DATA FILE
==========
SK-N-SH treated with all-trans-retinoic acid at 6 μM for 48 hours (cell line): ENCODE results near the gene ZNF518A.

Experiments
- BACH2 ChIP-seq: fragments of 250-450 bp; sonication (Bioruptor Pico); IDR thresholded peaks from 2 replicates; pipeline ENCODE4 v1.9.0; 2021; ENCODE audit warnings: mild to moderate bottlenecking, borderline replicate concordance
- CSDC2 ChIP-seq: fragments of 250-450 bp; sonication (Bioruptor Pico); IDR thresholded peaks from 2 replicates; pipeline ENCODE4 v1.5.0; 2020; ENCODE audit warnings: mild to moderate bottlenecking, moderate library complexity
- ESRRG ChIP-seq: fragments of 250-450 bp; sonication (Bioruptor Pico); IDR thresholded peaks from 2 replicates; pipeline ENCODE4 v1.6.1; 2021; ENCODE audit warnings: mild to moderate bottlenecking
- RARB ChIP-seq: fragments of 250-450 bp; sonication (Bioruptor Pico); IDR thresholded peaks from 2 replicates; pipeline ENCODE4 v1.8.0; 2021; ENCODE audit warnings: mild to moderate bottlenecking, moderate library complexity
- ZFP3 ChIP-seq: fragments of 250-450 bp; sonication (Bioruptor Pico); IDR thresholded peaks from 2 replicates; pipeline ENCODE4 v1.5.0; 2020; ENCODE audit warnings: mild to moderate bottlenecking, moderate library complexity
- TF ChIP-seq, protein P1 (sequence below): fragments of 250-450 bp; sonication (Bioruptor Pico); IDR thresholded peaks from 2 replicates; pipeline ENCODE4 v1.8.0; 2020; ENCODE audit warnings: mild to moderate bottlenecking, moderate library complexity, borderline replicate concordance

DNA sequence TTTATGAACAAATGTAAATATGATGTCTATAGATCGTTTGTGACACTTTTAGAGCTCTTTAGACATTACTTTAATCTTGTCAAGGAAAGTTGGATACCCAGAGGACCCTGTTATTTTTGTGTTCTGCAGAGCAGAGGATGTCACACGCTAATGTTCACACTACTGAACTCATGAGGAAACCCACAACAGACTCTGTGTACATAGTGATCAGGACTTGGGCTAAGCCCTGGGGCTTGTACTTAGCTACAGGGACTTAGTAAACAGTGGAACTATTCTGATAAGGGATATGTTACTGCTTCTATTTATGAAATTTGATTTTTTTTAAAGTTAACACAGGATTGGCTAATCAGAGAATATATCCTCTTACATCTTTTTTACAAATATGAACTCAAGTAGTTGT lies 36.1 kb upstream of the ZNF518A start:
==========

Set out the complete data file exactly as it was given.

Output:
SK-N-SH treated with all-trans-retinoic acid at 6 μM for 48 hours (cell line): ENCODE results near the gene ZNF518A.

Experiments
- BACH2 ChIP-seq: fragments of 250-450 bp; sonication (Bioruptor Pico); IDR thresholded peaks from 2 replicates; pipeline ENCODE4 v1.9.0; 2021; ENCODE audit warnings: mild to moderate bottlenecking, borderline replicate concordance
- CSDC2 ChIP-seq: fragments of 250-450 bp; sonication (Bioruptor Pico); IDR thresholded peaks from 2 replicates; pipeline ENCODE4 v1.5.0; 2020; ENCODE audit warnings: mild to moderate bottlenecking, moderate library complexity
- ESRRG ChIP-seq: fragments of 250-450 bp; sonication (Bioruptor Pico); IDR thresholded peaks from 2 replicates; pipeline ENCODE4 v1.6.1; 2021; ENCODE audit warnings: mild to moderate bottlenecking
- RARB ChIP-seq: fragments of 250-450 bp; sonication (Bioruptor Pico); IDR thresholded peaks from 2 replicates; pipeline ENCODE4 v1.8.0; 2021; ENCODE audit warnings: mild to moderate bottlenecking, moderate library complexity
- ZFP3 ChIP-seq: fragments of 250-450 bp; sonication (Bioruptor Pico); IDR thresholded peaks from 2 replicates; pipeline ENCODE4 v1.5.0; 2020; ENCODE audit warnings: mild to moderate bottlenecking, moderate library complexity
- TF ChIP-seq, protein P1 (sequence below): fragments of 250-450 bp; sonication (Bioruptor Pico); IDR thresholded peaks from 2 replicates; pipeline ENCODE4 v1.8.0; 2020; ENCODE audit warnings: mild to moderate bottlenecking, moderate library complexity, borderline replicate concordance

DNA sequence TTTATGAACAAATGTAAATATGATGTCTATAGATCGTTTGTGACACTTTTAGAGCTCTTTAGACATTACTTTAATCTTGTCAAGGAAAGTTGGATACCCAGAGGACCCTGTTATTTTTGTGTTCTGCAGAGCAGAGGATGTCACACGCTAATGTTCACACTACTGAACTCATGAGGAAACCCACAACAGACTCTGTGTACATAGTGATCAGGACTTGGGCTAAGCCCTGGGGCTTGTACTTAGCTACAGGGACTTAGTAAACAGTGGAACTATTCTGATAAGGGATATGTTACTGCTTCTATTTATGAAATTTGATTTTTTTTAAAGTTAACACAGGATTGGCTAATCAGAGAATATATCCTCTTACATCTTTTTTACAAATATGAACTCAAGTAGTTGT lies 36.1 kb upstream of the ZNF518A start: